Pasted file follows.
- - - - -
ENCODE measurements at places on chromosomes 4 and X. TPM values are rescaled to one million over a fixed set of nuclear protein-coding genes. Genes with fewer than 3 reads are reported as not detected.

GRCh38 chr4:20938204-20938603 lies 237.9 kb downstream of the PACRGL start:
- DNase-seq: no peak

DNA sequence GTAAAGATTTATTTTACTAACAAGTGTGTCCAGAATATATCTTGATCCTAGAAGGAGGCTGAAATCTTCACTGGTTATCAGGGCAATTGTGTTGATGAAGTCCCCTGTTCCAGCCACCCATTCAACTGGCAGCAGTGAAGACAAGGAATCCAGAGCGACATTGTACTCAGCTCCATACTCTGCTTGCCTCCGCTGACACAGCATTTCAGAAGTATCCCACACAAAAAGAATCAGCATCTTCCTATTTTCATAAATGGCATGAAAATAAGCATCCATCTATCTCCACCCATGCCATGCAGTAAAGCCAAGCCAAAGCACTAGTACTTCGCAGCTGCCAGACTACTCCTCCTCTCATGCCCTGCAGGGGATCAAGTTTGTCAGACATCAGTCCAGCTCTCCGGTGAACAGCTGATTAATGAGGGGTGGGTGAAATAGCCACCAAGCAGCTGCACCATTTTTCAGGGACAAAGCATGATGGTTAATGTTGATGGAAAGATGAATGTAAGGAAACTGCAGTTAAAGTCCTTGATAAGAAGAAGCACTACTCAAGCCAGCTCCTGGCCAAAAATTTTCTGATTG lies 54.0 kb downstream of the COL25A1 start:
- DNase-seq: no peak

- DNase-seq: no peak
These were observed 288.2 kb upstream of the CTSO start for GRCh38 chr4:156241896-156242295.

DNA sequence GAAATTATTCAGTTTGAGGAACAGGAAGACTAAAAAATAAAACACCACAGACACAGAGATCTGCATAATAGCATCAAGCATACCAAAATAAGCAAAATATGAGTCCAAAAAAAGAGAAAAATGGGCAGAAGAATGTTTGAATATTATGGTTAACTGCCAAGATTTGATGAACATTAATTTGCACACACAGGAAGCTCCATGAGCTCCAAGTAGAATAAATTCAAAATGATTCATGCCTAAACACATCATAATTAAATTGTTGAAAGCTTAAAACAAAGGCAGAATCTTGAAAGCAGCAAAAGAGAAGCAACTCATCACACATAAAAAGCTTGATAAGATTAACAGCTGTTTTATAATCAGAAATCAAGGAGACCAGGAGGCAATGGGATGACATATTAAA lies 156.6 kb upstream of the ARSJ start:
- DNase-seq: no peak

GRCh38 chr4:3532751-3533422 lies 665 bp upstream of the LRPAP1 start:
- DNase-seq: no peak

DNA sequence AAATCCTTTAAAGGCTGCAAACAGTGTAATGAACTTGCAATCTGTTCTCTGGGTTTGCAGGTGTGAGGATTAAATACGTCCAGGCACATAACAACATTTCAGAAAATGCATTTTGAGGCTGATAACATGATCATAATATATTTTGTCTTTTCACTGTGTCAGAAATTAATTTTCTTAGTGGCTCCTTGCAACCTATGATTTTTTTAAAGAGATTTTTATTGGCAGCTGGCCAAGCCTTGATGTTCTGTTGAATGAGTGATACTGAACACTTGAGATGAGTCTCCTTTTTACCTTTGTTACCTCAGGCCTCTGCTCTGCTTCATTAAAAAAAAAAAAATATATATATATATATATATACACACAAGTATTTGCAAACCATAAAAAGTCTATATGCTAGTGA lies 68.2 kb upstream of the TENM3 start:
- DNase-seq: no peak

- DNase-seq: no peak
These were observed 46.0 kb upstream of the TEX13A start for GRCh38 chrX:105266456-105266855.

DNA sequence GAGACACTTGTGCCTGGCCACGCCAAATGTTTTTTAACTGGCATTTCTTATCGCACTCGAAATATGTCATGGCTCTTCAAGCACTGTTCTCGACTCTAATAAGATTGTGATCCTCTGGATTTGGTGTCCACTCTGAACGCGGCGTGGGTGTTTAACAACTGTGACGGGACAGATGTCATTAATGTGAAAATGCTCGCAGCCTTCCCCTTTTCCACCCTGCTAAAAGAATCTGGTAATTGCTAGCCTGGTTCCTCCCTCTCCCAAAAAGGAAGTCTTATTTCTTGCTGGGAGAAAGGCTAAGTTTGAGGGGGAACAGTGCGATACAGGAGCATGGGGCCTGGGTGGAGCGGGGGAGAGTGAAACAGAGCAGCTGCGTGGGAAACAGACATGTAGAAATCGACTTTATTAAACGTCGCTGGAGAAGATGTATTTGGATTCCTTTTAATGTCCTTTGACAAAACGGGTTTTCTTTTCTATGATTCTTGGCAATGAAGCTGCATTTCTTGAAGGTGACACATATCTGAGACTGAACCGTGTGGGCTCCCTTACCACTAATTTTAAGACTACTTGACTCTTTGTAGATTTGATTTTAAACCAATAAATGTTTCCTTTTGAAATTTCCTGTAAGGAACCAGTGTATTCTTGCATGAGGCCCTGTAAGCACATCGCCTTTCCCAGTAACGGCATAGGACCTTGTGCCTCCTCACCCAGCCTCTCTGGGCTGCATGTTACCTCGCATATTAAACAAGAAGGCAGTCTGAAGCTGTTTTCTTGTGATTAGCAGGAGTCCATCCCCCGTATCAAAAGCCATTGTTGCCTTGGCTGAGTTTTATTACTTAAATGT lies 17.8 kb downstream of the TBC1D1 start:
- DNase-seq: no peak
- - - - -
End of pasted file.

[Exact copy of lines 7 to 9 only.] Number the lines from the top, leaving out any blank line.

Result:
These were observed 288.2 kb upstream of the CTSO start for GRCh38 chr4:156241896-156242295.

DNA sequence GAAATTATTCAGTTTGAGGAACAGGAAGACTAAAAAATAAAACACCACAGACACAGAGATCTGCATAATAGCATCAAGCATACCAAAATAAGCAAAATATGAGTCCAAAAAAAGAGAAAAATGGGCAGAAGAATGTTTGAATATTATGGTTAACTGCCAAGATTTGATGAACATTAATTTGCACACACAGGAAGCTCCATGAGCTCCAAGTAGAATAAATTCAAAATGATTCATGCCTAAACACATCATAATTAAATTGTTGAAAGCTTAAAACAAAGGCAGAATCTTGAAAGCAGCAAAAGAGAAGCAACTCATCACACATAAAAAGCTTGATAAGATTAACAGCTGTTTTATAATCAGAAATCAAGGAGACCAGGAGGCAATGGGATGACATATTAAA lies 156.6 kb upstream of the ARSJ start:
- DNase-seq: no peak